CYCLE II: HOMILY FOR FRIDAY OF THE 12TH WEEK IN ORDINARY TIME (1)

CYCLE II: HOMILY FOR FRIDAY OF THE 12TH WEEK IN ORDINARY TIME

HOMILY THEME: THE CLEANSING OF THE LEPER…..”If you want to, you can make me clean”

BY: Fr. Xavier ROMERO i Galdeano

 

HOMILY: Today, the Gospel shows us a leper, painfully conscious of his sickness, approaching Jesus and beseeching: «Sir, if you want to, you can make me clean» (Mt 8:2). When we see the Lord so close to us but our head, heart and hands so far away from his project, from their salvation, we should also feel the compulsion to formulate the same leper’s expression: «Sir, if you want to, you can make me clean».

But an important question prevails: Can a sin-unconscious society beg forgiveness from our Lord? Can it beseech a purification of any kind? We all know too many people with aching and wounded hearts, their personal drama, however, being they do not always realize the extent of their situation. But, in spite of everything, Jesus is always close to us, to the very end of the age (cf. Mt 28:20), while waiting for the same petition: «Sir, if you want to…». But, our collaboration is, of course, needed. St. Augustine’s sentence: «God who created you without you, will not save you without you» has become a classical one. So that we can truly change we must strive to ask our Lord for help.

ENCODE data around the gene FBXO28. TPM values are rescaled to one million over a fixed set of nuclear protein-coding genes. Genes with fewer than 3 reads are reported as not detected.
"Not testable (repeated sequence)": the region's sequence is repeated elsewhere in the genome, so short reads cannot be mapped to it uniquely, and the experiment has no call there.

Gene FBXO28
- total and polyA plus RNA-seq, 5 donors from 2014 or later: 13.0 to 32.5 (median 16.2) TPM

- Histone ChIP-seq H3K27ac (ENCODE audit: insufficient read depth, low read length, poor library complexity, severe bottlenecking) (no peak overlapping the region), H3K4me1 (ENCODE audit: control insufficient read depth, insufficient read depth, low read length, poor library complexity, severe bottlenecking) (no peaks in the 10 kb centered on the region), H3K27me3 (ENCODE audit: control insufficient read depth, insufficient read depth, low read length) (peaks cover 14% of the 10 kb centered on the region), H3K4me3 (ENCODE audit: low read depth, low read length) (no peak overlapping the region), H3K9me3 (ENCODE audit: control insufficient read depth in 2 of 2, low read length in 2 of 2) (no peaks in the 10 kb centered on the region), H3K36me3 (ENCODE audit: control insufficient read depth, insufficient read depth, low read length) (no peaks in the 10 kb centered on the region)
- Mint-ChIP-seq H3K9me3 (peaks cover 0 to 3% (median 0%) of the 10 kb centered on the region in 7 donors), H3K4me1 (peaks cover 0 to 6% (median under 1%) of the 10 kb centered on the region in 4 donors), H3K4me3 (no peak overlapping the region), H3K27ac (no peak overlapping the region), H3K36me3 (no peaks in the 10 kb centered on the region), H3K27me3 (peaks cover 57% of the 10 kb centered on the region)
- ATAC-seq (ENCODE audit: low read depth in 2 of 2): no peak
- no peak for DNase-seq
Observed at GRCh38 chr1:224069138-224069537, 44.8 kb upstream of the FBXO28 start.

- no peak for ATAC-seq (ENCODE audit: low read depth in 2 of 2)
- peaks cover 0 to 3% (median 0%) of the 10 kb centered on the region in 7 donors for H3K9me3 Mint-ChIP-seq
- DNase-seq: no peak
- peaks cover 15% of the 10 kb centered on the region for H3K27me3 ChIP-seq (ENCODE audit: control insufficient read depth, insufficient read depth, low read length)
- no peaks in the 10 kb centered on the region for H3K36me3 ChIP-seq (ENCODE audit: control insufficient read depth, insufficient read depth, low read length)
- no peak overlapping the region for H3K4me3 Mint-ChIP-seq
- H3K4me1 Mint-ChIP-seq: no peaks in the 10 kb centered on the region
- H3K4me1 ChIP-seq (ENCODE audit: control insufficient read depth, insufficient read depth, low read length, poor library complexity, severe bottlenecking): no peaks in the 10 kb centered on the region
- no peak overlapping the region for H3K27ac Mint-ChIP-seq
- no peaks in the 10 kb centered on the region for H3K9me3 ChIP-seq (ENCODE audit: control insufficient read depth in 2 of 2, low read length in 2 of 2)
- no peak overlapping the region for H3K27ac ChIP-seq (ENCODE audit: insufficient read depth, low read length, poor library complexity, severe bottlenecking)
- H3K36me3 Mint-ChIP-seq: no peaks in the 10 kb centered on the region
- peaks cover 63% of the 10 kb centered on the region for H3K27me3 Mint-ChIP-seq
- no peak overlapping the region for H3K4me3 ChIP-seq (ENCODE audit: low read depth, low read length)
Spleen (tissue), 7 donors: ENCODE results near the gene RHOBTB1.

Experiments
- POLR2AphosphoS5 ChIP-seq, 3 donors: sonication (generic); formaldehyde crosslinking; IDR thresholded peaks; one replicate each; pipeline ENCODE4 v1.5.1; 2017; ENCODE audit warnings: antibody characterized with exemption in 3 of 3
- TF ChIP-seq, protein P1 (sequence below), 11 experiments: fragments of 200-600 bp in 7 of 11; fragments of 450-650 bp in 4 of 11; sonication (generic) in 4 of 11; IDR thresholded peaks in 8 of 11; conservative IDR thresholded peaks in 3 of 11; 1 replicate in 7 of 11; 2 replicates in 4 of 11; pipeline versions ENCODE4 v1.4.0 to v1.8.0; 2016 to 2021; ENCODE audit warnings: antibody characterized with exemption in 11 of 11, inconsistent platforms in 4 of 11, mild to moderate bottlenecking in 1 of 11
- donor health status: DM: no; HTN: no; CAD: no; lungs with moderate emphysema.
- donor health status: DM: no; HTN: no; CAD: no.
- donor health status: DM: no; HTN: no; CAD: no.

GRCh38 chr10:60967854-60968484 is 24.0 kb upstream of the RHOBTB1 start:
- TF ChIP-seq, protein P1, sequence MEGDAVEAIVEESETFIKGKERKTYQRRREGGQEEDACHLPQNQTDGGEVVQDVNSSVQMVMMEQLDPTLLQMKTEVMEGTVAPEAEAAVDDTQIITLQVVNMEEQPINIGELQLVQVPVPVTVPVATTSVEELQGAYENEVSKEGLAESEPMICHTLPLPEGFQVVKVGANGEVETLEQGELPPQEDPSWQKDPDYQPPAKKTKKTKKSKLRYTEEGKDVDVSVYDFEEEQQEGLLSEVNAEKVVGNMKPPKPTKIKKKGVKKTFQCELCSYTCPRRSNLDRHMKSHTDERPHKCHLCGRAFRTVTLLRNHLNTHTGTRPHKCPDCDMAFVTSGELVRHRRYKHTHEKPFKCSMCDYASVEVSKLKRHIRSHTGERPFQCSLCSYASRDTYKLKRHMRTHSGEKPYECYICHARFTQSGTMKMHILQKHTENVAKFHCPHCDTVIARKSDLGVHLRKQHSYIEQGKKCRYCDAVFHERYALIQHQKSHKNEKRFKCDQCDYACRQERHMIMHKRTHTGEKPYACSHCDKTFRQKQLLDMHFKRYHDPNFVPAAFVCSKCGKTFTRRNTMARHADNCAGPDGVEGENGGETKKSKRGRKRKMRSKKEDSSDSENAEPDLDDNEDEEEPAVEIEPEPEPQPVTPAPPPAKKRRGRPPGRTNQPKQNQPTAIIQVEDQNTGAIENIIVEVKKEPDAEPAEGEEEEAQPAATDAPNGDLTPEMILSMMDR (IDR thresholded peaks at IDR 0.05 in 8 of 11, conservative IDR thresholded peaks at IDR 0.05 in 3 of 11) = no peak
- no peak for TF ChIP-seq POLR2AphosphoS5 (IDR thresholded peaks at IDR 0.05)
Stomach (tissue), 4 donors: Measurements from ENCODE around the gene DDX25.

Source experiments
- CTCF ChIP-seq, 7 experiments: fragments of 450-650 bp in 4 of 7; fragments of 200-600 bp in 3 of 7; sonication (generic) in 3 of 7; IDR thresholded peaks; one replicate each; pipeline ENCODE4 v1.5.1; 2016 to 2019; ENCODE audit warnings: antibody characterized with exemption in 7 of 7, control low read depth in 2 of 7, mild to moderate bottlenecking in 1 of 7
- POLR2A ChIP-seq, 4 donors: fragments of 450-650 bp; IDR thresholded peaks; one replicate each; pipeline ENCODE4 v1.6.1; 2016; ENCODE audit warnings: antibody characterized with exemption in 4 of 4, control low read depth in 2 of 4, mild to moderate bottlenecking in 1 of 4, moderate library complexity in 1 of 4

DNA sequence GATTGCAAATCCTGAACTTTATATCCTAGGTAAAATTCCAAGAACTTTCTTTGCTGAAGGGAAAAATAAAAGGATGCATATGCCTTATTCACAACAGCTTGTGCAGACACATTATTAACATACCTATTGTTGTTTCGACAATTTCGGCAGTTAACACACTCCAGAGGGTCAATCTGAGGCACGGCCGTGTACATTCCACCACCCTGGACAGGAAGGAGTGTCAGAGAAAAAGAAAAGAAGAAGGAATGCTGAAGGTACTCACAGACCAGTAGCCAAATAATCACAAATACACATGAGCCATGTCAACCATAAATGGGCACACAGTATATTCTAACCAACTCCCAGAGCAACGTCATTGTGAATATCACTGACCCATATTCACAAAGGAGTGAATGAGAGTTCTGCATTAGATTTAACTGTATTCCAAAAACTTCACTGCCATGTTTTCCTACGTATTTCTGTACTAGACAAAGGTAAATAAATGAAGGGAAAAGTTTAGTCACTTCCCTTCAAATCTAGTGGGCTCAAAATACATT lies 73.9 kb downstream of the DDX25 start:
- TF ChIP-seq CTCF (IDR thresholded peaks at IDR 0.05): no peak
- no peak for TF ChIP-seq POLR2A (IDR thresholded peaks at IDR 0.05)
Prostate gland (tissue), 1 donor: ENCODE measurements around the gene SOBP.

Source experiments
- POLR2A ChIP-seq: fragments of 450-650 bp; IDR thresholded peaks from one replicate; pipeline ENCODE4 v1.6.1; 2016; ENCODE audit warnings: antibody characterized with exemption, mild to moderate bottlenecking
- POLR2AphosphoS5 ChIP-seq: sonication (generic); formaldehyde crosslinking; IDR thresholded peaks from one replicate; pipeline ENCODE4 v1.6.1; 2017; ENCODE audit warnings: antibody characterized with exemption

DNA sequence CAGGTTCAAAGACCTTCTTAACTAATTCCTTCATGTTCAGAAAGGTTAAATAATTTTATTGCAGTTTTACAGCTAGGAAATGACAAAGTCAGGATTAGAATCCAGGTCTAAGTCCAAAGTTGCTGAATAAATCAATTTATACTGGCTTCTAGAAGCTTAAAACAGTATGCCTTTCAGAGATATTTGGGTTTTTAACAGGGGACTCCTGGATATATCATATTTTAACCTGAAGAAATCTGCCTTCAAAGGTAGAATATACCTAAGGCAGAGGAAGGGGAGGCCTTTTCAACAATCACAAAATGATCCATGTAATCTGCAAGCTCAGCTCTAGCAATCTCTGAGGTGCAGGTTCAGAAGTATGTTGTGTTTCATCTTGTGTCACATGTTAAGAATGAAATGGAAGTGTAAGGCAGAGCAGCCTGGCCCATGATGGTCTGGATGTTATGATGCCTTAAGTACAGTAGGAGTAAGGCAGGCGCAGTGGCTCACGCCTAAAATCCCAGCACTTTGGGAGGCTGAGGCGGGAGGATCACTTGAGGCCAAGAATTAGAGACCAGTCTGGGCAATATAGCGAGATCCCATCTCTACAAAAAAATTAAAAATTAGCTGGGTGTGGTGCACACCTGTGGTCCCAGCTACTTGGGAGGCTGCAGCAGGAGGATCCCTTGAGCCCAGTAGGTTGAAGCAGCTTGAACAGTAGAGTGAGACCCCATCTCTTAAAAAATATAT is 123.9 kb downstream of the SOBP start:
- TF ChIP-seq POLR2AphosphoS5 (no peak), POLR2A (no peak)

Some might wonder: why is it so important to realize it, to convert and to wish to change? For the simple reason that, should we not feel like that, we should not be able to positively answer the previous question, where we said a sin-unconscious society will find it very difficult to ask the Lord for help.

This is why, when the moments of repentance and of Sacramental confession arrive, we have to get rid of the past, of all the ulcers infecting our body and our soul. We should not doubt it for a minute: Asking forgiveness is a great moment of Christian initiation, because it is when the bandage over our eyes comes off. But, what if someone does notice his situation but does not want to convert? There is an old proverb that goes: «Long absent, soon forgotten».

Fr. Xavier ROMERO i Galdeano
(Cervera, Lleida, Spain)

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